The size and domain complexity of native recombinant toxins A and B make it a challenge to use them as vaccine candidates. A simple solution is to generate a smaller chimeric vaccine that retains the major neutralizing epitopes from both toxins. In 2012, Wang et al used a non-pathogenic Bacillus megaterium expression system to generate glucosyltransferase-deficient holotoxins.83 The atoxic holotoxins induced potent antitoxin neutralizing antibodies showing little cross-immunogenicity or protection between toxin A and toxin B. The researchers subsequently generated a glucosyltransferase-deficient toxin chimera, cTxAB. Parenteral immunization of mice or hamsters with cTxAB induced rapid and potent neutralizing antibodies against both toxins. Complete and long-lasting disease protection was conferred by cTxAB vaccinations against both laboratory and hypervirulent C. difficile strains.
In 2015, Sun’s group generated a chimeric protein designated mTcd138, comprising the glucosyltransferase and cysteine proteinase domains of toxin B and the receptor-binding domain of toxin A.84 Parental immunizations of mice and hamsters with mTcd138 induced protective antibodies to both toxins and provided protection against infection with the hypervirulent C. difficile strain UK6. Many hypervirulent strains also secrete a binary toxin, namely, CDT. CDT is composed of 2 active components, CDTa and CDTb. Vaccines generated against hypervirulent strains sometimes include attenuated forms of the binary toxin.85 Recently, a novel tetravalent vaccine was generated via a high yield insect-baculovirus system. The immunogenicity of bivalent and tetravalent vaccines was compared in immunized (21days prior spore challenge) hamsters. Investigations revealed that bivalent and tetravalent vaccines induced similar neutralizing antibody titers to toxin A in prototypic strains VPI10463, BI17 and 8864. Only hamsters receiving the tetravalent and binary vaccines alone had elevating neutralizing titers to the binary toxin.86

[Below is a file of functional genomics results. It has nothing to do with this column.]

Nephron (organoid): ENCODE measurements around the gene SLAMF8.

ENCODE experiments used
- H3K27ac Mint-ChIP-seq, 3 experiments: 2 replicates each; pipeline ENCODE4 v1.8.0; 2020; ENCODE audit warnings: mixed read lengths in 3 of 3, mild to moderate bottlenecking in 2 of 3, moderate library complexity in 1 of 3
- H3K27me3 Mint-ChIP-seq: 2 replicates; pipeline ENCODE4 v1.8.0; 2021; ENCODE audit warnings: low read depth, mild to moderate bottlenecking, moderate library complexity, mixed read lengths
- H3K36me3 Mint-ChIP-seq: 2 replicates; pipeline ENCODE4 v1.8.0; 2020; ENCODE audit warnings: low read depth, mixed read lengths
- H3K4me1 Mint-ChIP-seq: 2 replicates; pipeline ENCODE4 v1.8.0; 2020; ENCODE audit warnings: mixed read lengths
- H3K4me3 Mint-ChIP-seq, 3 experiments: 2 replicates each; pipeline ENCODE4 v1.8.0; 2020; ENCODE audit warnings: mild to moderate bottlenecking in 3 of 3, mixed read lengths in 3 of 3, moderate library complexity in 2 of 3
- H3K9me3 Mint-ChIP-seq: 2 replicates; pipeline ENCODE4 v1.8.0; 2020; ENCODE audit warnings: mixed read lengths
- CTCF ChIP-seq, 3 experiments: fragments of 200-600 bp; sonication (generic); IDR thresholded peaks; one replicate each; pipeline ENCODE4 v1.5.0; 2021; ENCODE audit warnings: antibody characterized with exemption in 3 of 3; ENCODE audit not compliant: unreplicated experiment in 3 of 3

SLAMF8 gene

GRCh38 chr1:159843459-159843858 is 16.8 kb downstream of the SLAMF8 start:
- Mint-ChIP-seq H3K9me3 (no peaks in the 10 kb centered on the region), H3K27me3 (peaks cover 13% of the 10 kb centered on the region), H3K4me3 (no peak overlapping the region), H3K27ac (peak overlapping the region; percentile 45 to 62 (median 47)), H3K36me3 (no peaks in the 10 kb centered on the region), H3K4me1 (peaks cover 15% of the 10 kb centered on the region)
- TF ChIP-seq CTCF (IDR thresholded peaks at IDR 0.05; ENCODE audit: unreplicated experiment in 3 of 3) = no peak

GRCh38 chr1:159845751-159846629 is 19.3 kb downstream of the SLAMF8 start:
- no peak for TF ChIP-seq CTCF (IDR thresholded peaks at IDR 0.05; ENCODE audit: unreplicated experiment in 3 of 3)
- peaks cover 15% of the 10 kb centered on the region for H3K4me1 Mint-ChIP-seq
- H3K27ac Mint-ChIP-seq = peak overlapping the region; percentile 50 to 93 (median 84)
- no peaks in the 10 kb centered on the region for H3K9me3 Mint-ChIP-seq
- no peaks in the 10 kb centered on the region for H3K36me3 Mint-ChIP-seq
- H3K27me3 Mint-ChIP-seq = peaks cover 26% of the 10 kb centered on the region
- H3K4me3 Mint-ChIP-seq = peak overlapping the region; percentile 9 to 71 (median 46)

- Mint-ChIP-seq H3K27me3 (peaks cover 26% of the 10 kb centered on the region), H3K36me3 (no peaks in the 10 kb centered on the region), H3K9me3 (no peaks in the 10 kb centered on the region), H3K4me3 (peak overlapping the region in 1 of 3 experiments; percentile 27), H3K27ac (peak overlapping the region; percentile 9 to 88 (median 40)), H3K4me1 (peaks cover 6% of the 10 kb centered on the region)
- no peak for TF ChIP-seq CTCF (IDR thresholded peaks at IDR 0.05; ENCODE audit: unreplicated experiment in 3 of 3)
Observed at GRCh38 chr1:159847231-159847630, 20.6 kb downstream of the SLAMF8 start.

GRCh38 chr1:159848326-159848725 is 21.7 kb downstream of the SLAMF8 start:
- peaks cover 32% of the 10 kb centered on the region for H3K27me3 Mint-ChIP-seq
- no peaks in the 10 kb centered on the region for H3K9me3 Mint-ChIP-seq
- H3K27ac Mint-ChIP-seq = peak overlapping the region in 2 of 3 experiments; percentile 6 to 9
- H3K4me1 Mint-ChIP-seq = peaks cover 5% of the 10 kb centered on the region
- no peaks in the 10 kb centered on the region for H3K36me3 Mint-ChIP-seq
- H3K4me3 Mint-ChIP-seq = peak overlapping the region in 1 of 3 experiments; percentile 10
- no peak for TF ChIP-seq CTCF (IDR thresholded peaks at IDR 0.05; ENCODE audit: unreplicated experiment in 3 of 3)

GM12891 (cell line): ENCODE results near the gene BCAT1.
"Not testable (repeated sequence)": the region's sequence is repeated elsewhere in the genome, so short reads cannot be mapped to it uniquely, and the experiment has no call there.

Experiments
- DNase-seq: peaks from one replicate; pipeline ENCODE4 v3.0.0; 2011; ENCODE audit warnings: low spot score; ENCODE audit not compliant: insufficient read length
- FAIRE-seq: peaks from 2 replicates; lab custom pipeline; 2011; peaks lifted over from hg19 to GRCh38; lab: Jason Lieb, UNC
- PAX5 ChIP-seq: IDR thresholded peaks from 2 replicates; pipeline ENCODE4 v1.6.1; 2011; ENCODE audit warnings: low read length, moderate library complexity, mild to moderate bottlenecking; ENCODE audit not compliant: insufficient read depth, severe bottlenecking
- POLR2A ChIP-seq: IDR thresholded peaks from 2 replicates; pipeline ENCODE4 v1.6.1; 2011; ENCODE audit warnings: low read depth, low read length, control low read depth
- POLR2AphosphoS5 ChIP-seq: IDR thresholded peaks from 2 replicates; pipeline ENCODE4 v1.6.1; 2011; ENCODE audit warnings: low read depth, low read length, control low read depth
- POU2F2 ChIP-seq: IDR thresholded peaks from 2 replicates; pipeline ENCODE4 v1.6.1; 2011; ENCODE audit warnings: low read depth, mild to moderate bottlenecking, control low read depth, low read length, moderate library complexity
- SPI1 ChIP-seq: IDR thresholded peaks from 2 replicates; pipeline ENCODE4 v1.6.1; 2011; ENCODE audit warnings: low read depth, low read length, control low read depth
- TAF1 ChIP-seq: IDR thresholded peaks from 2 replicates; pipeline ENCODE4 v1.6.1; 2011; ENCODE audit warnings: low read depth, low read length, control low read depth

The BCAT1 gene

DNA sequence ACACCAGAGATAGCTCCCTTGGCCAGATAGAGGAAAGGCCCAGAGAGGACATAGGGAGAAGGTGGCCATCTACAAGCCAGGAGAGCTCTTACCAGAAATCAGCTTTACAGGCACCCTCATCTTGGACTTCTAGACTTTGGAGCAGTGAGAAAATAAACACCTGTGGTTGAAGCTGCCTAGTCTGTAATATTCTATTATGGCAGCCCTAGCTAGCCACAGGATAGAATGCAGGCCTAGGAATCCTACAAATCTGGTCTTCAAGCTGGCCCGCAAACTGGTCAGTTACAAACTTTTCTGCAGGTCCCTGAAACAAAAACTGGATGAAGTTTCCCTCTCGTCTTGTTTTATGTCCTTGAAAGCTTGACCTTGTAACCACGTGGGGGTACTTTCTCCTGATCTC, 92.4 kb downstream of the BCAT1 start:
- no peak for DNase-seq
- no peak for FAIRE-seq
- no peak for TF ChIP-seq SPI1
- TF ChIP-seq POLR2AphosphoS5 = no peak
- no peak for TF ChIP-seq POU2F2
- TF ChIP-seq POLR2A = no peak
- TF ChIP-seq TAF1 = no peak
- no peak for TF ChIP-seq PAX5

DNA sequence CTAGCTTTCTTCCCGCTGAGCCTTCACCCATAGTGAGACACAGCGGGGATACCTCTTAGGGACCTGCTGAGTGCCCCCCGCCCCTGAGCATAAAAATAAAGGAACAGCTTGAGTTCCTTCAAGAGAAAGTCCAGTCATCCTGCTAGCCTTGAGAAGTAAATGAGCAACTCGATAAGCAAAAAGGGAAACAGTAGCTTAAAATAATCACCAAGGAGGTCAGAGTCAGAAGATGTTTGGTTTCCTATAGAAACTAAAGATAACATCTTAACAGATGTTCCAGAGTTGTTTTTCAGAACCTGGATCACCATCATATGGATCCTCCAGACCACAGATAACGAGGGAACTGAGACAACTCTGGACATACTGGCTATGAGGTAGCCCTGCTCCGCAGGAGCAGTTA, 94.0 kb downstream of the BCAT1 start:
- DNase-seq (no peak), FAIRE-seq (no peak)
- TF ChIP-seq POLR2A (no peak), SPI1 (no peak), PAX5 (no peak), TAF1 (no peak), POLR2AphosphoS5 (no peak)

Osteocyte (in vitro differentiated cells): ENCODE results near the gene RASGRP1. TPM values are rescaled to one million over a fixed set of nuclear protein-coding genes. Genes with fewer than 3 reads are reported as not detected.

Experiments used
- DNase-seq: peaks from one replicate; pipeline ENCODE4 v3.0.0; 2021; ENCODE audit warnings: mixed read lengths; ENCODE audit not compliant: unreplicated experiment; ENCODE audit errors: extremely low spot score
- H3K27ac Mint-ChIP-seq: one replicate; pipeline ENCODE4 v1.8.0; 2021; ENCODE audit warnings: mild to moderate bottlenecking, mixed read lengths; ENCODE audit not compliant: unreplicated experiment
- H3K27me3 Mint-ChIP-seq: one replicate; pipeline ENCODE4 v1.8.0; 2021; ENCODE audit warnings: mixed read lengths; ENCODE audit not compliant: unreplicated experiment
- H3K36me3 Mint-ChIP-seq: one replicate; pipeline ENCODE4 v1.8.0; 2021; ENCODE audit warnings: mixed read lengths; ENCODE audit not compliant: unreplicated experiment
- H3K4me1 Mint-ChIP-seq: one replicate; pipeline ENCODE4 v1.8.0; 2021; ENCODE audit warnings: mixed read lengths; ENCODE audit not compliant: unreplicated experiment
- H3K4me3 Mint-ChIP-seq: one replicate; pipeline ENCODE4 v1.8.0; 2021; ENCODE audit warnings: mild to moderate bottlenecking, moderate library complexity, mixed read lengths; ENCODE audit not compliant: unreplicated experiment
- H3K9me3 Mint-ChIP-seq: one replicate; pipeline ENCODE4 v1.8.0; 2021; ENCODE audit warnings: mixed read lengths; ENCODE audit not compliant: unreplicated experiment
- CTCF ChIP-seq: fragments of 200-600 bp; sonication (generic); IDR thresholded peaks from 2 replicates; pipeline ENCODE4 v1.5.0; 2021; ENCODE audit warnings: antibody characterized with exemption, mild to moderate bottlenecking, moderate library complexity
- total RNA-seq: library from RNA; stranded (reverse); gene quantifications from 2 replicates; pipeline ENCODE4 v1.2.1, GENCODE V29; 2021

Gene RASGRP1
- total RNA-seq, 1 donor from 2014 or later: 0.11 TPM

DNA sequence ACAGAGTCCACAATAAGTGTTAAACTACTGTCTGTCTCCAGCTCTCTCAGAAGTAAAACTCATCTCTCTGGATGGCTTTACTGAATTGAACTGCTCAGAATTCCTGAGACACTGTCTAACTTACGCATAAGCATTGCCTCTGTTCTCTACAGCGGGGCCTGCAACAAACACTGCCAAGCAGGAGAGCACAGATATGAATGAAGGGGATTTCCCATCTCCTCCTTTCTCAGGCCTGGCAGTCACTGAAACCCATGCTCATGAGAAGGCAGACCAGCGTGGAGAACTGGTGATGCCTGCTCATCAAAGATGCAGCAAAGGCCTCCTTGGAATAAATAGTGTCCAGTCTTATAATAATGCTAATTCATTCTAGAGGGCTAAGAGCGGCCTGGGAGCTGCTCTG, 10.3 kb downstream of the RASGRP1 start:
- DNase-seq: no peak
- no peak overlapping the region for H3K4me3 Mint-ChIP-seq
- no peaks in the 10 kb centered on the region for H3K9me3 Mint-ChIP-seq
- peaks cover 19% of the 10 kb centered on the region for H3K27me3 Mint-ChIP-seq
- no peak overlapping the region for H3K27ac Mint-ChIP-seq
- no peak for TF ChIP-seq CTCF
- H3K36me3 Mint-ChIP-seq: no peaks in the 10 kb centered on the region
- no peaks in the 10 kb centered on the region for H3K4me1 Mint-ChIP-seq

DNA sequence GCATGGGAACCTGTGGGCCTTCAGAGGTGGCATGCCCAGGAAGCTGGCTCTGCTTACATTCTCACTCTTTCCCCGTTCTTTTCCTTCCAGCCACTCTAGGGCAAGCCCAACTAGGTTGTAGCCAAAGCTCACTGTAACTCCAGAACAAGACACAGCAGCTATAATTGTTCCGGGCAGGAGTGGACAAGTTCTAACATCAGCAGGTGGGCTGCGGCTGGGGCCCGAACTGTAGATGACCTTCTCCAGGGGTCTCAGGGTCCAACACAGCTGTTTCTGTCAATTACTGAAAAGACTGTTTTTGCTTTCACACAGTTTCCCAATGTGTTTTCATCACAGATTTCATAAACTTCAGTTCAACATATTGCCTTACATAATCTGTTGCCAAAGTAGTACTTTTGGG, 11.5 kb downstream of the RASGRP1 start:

There are many types of antibody-based approaches that have shown efficacy in treating CDI such as intravenous immunoglobulin therapy and polyclonal antibody preparations.87 The toxin pair A/B are the primary targets for therapeutic antibodies against CDI while minor virulence factors such as CDT, surface layer proteins (SLPs) and flagella are sometimes targeted depending on the virulence of the strain under investigation. Initial studies using a mouse rCDI model indicated that the treatment of mice with antitoxin antibodies significantly protects against the morbidity and mortality associated with CDI induced by both historical (VPI 10463, in the case of the toxin challenge models) and hypervirulent strains of C. difficile.88,89
As 85–95% of the clinical isolates test positive for toxin A & B (A+B+), it makes sense to target both toxins. Consequently, a number of antitoxin A/B combinations are already in the initial stages of development.90 In a recent study, more than 20 monoclonal antibodies (mAbs) with neutralizing potential against toxin A and more than 50 with neutralizing potential against toxin B were evaluated.91 Of those 20 mAbs screened, CA 997 was the best at neutralizing toxin A strongly binding the toxin approximately 12 times. A combination of CA1125 and CA1151 mAbs demonstrated a binding valency of 3 for toxin B. Using an established experimental model, individually housed hamsters were then separately dosed on 4 consecutive days with 50 mg/kg of anti-toxin A and 50/kg of anti-toxin B before being orally challenged with C. difficile spores/vegetative cells. A tri-antibody mixture (UCB mAb) offered very high levels of protection (82%) with 9/11 of the hamsters surviving for 28 days. It worth noting that CDA1 exhibited negligible neutralizing activity against toxin A, a finding confirmed in a study by Marozsan et al.92